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How to build a truly prosperous society?

By David Blair | China Daily | Updated: 2020-05-22 10:35
Medical staff conduct nucleic acid tests for employees of TPV Display Technology (Wuhan) Company Ltd in Wuhan, capital of Hubei province, on May 15. [Photo by Xue Zi/For China Daily]

China has reached the quantitative goals that characterize a moderately prosperous society. Rising from deep poverty just 40 years ago, it has now reached the status of an upper middle-income country. In December 2019, per capita income exceeded the $10,000 per year mark in exchange rate terms. More meaningfully, adjusted for purchasing power parity, China's GDP per capita has almost reached $17,000. Extreme poverty is almost gone and, despite the COVID-19 epidemic, will be eliminated this year. Plus, world-class road, railway, airport and internet connections now reach almost everywhere.

So, what is the next step? What changes will improve people's lives over the next 10 years? This is a philosophical question famously posed by Plato: What allows people to lead good lives? Around the world, we've seen that happiness is not driven primarily by maximizing GDP per capita.

A certain level of material prosperity is needed, but China has basically reached that level. For example, China's housing space per person already exceeds that of many Western European countries.

President Xi Jinping has often stressed that reducing poverty and striving for happiness mean alleviating people's worries about security, food, clothing, housing, education and medical care. The Two Sessions meetings that begin this week in Beijing will focus on continuing the nation's work on poverty alleviation, ecological protection and sustainable urbanization, in addition to dealing with public health and reviving the epidemic-hit economy while continuing reform and opening-up.

Living standards and lifestyles are not the same thing. It's impossible for the whole world to have the same inefficient lifestyles-especially car-based cities and very large single-family houses-that are predominant now in the United States, Canada, parts of Europe, Australia and other places. These things use up a lot of GDP, but the real value to families of this lifestyle is low.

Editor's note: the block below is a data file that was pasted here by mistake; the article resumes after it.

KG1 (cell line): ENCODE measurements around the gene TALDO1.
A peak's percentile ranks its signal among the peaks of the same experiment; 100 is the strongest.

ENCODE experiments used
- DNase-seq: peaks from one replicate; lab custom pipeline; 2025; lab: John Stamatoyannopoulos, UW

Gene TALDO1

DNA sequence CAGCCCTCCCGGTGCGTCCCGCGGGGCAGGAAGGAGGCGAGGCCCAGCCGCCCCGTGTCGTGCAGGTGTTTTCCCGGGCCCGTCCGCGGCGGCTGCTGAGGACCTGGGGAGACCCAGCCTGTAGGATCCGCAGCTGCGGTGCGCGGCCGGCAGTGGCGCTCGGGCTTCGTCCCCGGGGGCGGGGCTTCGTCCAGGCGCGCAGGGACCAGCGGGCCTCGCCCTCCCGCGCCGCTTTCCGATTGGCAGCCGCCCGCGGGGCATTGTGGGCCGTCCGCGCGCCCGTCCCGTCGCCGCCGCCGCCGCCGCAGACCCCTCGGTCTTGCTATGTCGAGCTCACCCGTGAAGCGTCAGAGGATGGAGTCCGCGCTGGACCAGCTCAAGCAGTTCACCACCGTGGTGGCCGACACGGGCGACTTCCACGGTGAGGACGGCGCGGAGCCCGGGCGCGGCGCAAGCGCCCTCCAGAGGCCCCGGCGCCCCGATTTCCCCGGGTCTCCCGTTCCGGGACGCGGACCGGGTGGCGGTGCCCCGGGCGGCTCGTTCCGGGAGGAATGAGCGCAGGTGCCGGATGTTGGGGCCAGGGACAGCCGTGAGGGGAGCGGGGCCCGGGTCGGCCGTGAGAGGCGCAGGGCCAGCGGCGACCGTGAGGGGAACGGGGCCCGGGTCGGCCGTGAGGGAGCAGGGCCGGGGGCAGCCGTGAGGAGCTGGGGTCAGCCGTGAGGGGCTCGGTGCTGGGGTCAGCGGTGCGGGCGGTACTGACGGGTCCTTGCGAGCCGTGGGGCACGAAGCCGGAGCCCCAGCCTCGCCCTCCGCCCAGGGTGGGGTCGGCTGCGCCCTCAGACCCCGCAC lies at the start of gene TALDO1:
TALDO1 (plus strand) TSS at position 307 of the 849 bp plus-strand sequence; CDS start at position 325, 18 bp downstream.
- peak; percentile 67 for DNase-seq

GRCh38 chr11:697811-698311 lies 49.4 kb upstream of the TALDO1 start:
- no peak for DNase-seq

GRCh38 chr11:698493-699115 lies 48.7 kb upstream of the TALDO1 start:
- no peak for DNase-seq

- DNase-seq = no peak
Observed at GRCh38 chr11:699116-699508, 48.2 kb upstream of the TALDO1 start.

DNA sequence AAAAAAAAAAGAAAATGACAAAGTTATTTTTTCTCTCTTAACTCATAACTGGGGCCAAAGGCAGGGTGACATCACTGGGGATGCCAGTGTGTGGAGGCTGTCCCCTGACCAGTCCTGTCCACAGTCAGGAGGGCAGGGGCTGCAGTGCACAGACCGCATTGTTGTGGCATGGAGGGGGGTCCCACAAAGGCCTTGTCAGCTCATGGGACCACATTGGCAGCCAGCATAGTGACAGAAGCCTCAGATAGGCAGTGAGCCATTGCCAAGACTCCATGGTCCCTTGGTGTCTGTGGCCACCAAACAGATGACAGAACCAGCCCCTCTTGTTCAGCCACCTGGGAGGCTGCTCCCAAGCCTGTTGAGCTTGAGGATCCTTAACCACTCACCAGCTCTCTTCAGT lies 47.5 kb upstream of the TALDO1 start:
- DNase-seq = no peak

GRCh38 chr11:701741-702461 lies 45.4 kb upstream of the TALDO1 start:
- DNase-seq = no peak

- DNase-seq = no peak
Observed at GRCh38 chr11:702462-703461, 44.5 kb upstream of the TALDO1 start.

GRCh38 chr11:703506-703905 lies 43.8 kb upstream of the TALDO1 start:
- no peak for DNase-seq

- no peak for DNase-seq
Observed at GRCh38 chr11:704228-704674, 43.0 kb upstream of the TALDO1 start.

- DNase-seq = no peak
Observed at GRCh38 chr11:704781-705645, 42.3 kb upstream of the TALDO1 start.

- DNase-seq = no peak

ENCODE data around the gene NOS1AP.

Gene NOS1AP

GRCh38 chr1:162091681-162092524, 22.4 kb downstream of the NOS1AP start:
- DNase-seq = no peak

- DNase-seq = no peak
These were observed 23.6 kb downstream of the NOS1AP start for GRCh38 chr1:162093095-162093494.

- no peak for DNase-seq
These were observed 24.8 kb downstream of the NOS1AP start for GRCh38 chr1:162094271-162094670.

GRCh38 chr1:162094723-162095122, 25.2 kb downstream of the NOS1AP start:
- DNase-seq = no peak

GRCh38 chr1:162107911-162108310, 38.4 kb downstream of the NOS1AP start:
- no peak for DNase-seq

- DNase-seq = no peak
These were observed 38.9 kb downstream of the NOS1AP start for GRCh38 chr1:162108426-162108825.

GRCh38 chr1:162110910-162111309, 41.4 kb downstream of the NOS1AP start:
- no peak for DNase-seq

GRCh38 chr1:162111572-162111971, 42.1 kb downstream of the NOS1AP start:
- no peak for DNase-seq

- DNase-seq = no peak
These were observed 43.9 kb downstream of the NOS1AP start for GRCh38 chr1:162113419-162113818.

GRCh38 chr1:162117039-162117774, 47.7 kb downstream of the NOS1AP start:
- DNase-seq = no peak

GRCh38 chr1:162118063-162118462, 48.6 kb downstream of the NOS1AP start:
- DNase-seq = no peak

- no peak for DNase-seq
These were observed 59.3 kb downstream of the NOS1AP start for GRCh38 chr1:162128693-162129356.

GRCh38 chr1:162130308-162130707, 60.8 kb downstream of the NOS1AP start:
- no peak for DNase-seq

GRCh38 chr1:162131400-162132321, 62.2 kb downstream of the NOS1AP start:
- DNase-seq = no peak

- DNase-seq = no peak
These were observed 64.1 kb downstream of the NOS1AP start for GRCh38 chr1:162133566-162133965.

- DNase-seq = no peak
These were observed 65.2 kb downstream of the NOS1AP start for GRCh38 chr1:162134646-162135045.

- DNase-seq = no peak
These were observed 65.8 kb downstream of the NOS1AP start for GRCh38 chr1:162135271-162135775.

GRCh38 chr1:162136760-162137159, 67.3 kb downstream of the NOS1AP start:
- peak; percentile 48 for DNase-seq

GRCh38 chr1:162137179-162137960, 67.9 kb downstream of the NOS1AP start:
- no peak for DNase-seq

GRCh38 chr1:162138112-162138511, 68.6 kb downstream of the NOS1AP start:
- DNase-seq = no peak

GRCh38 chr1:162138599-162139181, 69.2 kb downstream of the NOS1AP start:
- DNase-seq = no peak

Many Americans would like to live closer to their jobs so they don't have to commute so far by car every day, but they are priced out of the central parts of the cities. In some cities, public safety is so bad that they are afraid to live close to their jobs. The average size of a current US home is 2,400 square feet (223 square meters) but the marginal value of going from, say, 150 sq m to 240 or 400 sq m is low for most families. Many would like to buy smaller homes, but they are hard to find in safe neighborhoods with good schools.

What are some factors that really improve people's well-being?

Public Health: Several months ago, I would not have thought of including public health capacity as a key factor in societal prosperity, but the novel coronavirus has shown how important this is. Governments need to be prepared for this kind of unexpected "black swan" event that seems to be hitting the world more and more often. In my view, a similar epidemic could have started in any country in the world, and China has done at least as well, probably much better, controlling it than any other country.

Public Safety: In my country, the US, many people feel safe in their homes and neighborhoods, but many others live in constant fear of their lives from thugs, gangs and other criminals. It's amazing that some children can grow up in dangerous neighborhoods and still become very successful adults-but many cannot.

I must admit that I felt some stress and anxiety living in China during the novel coronavirus outbreak. But, if I take precautions, I don't think I'm in much real danger. On the other hand, imagine a child who faces constant stress and anxiety because he or she fears being beaten up or worse every day. That kind of stress must be debilitating. It's really not fair.